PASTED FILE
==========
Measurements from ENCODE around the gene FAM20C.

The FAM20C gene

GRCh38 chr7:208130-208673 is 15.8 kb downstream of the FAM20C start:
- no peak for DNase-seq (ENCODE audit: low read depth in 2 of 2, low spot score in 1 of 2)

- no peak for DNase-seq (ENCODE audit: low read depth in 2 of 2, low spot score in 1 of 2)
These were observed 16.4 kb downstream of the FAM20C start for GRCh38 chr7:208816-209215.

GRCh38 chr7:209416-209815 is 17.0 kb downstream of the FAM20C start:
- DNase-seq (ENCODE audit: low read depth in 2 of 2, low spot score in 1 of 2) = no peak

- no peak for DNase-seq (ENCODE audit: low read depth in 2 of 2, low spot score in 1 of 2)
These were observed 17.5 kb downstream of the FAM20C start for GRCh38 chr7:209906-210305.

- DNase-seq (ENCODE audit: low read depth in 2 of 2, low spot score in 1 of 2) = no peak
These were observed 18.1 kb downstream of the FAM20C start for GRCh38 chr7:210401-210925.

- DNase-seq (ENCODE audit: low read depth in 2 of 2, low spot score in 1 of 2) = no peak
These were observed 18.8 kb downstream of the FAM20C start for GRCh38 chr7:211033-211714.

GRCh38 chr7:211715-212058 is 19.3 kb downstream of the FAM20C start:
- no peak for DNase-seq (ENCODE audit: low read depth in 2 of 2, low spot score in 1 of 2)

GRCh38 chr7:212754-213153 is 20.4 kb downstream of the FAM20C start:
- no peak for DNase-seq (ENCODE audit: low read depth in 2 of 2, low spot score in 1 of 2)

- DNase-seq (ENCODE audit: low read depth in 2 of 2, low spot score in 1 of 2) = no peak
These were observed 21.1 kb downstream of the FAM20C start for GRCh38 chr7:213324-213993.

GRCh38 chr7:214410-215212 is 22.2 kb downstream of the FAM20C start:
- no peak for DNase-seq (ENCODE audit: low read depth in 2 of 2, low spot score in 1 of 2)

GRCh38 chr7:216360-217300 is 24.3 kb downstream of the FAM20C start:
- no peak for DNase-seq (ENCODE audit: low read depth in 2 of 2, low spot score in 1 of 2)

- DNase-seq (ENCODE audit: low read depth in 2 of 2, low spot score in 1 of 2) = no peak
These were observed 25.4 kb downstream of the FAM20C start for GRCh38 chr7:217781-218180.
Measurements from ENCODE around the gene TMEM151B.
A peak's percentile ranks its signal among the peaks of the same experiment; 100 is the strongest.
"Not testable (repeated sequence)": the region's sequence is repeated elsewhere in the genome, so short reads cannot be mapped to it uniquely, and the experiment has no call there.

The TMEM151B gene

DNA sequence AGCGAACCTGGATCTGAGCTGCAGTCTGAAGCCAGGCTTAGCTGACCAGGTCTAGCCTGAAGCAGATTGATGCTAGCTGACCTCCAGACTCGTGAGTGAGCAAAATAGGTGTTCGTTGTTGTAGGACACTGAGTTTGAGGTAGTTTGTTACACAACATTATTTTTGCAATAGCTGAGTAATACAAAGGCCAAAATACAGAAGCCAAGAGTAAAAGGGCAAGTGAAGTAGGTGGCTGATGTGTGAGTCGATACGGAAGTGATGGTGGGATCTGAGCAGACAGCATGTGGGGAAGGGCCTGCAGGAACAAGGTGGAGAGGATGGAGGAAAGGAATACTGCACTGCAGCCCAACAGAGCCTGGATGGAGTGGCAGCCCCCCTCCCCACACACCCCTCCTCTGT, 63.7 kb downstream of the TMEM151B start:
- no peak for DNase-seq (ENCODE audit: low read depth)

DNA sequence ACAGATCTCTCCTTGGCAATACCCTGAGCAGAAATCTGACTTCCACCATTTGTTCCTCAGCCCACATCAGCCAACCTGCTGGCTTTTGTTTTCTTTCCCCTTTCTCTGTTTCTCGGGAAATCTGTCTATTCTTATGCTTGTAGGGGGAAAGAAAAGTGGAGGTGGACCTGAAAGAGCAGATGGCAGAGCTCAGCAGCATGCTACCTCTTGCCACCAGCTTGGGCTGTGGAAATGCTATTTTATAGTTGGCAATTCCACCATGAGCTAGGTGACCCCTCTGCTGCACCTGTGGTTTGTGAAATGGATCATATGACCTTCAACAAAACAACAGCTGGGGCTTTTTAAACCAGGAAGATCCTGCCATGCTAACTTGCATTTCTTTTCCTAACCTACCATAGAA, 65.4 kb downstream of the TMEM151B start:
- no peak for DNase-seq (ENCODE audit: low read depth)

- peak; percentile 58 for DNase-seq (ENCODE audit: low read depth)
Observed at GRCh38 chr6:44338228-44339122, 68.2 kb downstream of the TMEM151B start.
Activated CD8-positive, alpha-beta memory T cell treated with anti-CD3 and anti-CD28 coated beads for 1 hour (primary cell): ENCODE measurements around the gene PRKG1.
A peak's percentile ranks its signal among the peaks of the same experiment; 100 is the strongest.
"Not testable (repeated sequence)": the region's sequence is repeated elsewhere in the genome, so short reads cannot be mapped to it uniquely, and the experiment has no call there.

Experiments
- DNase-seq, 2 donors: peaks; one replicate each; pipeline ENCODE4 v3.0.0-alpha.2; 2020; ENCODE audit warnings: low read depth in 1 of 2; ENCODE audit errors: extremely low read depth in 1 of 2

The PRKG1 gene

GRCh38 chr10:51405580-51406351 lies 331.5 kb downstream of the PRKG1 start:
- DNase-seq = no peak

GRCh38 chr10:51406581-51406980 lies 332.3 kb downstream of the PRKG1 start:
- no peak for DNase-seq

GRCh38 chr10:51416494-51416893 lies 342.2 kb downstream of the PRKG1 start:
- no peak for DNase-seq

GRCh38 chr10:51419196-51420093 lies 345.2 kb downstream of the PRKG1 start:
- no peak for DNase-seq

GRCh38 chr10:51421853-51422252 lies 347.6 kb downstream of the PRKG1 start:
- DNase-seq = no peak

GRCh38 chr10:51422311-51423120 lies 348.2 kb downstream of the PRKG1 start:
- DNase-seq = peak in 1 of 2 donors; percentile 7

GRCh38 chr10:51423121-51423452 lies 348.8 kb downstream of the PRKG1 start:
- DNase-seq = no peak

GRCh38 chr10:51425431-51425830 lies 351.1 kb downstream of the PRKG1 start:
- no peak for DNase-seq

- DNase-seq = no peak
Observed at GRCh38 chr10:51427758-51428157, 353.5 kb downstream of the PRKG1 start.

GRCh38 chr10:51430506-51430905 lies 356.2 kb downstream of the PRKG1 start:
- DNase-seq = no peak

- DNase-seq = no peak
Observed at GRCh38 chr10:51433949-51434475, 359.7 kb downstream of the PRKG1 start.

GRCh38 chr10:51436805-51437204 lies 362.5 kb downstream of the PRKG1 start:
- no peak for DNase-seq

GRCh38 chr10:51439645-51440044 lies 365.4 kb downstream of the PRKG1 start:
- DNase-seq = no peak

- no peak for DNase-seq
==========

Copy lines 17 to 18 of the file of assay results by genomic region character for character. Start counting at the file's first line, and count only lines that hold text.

GRCh38 chr7:212754-213153 is 20.4 kb downstream of the FAM20C start:
- no peak for DNase-seq (ENCODE audit: low read depth in 2 of 2, low spot score in 1 of 2)